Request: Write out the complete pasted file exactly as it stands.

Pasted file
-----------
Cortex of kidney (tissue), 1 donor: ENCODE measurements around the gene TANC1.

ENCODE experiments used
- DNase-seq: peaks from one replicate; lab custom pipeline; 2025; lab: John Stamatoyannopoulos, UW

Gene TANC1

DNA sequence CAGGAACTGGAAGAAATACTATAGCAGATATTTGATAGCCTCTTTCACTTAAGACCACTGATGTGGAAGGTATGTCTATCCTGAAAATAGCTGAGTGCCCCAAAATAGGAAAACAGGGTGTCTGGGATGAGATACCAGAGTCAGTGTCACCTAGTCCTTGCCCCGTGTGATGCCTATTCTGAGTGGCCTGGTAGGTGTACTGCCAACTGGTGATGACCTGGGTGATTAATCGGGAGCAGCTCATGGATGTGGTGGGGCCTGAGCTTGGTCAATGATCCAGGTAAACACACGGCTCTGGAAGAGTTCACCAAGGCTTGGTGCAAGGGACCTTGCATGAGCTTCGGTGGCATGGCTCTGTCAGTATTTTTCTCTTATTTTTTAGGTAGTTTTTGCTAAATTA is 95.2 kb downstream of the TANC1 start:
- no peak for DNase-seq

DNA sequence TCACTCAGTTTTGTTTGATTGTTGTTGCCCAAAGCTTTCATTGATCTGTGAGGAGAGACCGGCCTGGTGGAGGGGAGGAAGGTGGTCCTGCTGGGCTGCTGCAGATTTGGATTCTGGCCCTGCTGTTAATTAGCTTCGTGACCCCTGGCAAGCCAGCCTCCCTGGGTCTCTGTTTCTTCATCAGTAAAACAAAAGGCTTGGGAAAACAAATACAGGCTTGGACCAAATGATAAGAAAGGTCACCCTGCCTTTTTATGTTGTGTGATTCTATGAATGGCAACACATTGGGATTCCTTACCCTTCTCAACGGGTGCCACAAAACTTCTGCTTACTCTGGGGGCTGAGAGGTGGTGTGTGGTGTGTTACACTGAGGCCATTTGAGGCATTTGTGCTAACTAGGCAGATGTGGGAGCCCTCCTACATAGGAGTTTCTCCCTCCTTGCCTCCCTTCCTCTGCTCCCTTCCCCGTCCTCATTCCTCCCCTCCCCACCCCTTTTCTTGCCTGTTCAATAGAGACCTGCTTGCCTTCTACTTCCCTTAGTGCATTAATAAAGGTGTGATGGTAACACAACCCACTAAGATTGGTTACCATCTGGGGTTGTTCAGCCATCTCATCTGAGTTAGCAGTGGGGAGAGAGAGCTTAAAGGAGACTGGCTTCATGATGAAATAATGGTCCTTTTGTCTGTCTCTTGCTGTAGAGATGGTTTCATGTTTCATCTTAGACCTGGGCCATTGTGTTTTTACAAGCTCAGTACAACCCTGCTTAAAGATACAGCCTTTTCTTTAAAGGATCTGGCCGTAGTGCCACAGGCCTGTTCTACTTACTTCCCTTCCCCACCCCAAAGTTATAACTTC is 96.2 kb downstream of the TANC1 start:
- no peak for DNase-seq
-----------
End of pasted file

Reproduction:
Cortex of kidney (tissue), 1 donor: ENCODE measurements around the gene TANC1.

ENCODE experiments used
- DNase-seq: peaks from one replicate; lab custom pipeline; 2025; lab: John Stamatoyannopoulos, UW

Gene TANC1

DNA sequence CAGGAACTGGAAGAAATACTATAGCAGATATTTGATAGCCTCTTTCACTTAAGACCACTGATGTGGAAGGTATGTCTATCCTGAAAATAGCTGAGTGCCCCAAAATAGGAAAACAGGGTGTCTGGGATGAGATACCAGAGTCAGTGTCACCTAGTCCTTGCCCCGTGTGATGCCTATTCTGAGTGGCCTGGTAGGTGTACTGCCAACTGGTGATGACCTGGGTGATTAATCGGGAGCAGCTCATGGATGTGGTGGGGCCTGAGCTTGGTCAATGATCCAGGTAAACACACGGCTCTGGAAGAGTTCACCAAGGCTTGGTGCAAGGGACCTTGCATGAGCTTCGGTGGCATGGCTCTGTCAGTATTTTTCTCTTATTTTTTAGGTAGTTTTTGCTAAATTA is 95.2 kb downstream of the TANC1 start:
- no peak for DNase-seq

DNA sequence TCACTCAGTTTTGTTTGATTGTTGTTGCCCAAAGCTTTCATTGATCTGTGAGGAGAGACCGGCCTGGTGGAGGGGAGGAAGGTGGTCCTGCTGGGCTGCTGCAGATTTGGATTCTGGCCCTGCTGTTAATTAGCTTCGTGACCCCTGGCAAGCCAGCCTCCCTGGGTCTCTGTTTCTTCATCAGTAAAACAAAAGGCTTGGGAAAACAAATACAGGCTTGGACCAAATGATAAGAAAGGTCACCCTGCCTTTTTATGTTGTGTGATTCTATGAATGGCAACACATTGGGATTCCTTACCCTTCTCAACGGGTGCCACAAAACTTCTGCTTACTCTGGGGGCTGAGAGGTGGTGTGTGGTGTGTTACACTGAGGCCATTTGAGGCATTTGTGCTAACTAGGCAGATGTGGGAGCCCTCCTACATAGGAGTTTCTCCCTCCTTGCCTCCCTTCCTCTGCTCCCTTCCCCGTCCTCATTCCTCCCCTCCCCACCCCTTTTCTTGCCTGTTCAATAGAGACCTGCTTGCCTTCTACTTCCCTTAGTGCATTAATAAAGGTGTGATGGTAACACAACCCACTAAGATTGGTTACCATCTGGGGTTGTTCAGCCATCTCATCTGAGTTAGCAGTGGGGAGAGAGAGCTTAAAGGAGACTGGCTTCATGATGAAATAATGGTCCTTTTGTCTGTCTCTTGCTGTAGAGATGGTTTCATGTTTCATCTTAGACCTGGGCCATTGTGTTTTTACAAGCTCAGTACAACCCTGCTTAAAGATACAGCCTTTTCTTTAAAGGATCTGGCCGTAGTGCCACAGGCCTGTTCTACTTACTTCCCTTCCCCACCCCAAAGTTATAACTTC is 96.2 kb downstream of the TANC1 start:
- no peak for DNase-seq